Smart Soldiers: Decentralization and War

Article excerpt

The nature of combat and command is about to be changed dramatically by advancements in information technology, which will allow the individual soldier, squad, or armored unit to become an independent decision-maker on the battlefield.

Soon the US Armed Forces will possess capabilities previously dismissed as science fiction: detailed physical knowledge of the battlefield along with an unprecedented amount of strategic information in the hands of even the most junior soldier. Many military leaders observe that tactical orders are often made irrelevant by rapidly changing circumstances common to combat situations. In modern warfare, the variables of combat can change at breathtaking speed: high-speed aircraft and ground vehicles coupled with increasingly accurate long-range missiles plague commanders' carefully crafted designs. Every officer's nightmare is sending well-prepared troops into combat only to watch the situation deteriorate due the unexpected. Low-ranking soldiers, trained under rigid decision-making hierarchies, face combat with specific orders made flexible only by permission. Traditionally, soldiers in unpredictable situations are incapable of rapid mission adjustment and suffer from slow reaction times, often converting a temporary setback into an unsalvageable disaster. However, with the widespread dissemination of essential information to even the most junior soldiers made possible by emerging communications technology, such past inefficiencies--and potential disasters--will likely disappear.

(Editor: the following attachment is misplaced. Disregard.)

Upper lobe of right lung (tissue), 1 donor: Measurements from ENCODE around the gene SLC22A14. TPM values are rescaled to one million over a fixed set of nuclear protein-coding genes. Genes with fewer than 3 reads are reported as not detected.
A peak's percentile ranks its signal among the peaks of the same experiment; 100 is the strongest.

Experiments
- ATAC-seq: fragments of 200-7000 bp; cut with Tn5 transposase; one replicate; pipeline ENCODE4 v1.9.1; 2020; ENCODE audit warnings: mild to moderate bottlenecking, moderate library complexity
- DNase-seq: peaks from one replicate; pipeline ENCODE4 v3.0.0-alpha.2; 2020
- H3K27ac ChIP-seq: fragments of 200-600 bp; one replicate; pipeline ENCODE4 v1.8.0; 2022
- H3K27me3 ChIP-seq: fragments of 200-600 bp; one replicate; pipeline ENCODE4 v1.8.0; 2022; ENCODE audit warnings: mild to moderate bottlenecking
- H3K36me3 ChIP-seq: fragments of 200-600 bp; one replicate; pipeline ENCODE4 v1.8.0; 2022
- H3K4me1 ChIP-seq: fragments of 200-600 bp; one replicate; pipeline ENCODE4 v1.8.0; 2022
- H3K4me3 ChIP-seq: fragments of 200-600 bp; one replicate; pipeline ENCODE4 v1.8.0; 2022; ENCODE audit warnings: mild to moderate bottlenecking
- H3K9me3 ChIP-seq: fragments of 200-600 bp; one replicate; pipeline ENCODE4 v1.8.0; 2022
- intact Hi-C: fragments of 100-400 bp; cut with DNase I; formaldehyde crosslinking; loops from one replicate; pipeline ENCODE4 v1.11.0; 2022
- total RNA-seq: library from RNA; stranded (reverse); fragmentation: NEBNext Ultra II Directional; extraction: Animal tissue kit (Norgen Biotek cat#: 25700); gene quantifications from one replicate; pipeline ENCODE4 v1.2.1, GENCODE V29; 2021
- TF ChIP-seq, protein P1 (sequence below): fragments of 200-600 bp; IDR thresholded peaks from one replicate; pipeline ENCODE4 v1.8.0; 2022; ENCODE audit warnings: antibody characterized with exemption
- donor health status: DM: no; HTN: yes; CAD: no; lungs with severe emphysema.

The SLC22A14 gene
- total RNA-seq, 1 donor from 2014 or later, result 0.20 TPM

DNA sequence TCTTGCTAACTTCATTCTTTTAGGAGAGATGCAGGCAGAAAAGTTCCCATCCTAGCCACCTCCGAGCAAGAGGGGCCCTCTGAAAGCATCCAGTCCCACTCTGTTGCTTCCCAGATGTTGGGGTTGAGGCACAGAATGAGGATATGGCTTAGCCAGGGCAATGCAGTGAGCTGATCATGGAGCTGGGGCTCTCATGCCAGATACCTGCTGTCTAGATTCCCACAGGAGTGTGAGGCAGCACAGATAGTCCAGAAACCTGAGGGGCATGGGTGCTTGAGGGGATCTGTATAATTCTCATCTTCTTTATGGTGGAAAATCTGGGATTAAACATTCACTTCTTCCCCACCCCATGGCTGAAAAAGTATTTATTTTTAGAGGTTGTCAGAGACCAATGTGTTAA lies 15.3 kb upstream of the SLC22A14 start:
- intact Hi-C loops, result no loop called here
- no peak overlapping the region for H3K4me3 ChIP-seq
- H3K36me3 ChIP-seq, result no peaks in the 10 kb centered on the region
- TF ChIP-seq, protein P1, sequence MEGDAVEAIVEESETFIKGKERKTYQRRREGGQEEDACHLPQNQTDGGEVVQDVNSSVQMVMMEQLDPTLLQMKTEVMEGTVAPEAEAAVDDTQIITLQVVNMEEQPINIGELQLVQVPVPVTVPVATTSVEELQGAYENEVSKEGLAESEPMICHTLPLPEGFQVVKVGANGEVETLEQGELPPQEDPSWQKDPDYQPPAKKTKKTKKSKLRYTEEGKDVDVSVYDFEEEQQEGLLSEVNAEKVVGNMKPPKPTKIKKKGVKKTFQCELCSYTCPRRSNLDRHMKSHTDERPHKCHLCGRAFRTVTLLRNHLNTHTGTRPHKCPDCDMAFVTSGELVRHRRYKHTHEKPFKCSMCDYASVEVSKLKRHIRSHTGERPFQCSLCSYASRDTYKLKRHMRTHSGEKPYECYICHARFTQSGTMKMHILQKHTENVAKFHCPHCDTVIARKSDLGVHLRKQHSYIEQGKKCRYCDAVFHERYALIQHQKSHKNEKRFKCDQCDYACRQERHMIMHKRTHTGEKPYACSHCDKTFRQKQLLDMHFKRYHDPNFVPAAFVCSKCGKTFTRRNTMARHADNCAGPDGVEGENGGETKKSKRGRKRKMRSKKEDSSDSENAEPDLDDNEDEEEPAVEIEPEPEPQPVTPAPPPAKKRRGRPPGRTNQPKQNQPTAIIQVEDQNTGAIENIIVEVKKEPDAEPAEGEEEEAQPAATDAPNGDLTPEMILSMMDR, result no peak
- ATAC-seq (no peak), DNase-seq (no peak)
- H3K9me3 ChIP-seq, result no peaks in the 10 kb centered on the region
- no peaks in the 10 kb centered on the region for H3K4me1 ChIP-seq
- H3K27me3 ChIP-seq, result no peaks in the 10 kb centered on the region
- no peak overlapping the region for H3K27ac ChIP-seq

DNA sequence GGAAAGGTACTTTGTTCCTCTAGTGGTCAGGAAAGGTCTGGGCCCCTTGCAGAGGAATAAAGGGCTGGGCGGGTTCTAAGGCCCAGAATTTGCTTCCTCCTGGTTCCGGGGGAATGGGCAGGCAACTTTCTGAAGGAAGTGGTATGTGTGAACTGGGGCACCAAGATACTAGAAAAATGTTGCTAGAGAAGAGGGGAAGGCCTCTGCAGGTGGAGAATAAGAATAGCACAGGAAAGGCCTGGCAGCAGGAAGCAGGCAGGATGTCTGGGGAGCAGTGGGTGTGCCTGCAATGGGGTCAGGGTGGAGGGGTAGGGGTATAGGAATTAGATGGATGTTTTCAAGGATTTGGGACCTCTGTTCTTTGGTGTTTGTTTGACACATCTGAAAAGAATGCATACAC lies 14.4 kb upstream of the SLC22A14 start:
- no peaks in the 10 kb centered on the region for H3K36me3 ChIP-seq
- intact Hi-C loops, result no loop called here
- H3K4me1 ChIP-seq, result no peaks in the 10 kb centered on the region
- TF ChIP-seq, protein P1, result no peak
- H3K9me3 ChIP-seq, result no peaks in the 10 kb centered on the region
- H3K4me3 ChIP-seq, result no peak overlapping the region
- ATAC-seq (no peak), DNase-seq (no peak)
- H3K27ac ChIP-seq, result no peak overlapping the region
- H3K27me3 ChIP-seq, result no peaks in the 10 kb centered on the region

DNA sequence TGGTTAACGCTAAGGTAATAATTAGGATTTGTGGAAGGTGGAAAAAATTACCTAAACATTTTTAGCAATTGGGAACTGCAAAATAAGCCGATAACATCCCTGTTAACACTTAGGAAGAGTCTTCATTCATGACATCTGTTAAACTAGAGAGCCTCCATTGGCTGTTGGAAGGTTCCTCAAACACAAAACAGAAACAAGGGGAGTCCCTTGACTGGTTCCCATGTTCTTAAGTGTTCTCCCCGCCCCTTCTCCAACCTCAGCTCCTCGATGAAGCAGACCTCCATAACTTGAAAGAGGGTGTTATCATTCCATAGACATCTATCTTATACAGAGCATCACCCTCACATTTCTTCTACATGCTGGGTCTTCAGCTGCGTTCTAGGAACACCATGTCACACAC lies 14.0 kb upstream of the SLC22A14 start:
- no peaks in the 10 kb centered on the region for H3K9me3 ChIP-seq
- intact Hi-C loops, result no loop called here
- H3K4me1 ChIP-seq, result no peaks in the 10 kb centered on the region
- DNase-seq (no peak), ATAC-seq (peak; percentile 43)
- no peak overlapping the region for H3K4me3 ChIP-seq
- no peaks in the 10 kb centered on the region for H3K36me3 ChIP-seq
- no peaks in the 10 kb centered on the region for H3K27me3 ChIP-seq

A fundamental problem in battlefield decision-making is that commanders are often removed from the scene of combat and therefore have limited ability to fully understand the situations facing their soldiers. Conversely, soldiers in the field have access to valuable tactical intelligence, but have historically been unable to convey it effectively to their superiors and are restrained from acting independently based on their information. Past decision-making structures have concentrated information into centralized command centers to formulate orders issued to their subordinates in the field. Commanders, with their superior training and access to theater-wide information, are thought to be best situated and qualified to give momentary orders. However, using new technologies, providing this theater-wide information directly to field soldiers and bypassing the cumbersome hierarchy seem increasingly feasible. Soldiers can combine their commander's information with their own localized circumstances to produce the best possible decisions. The current assumption among US military planners is that soldiers in the field can, with the proper education and training, make better decisions than their commanders who are removed from the battlefield itself. Only in recent years has communications technology advanced to the point where it is no longer practical for commanders to maintain a theater-wide information monopoly. With the capabilities of reliable satellite communications and compact, lightweight computers, all soldiers will have instant access to all relevant information. This could potentially eliminate the requisite and perilous delay in obtaining information or changing orders through a centralized location. …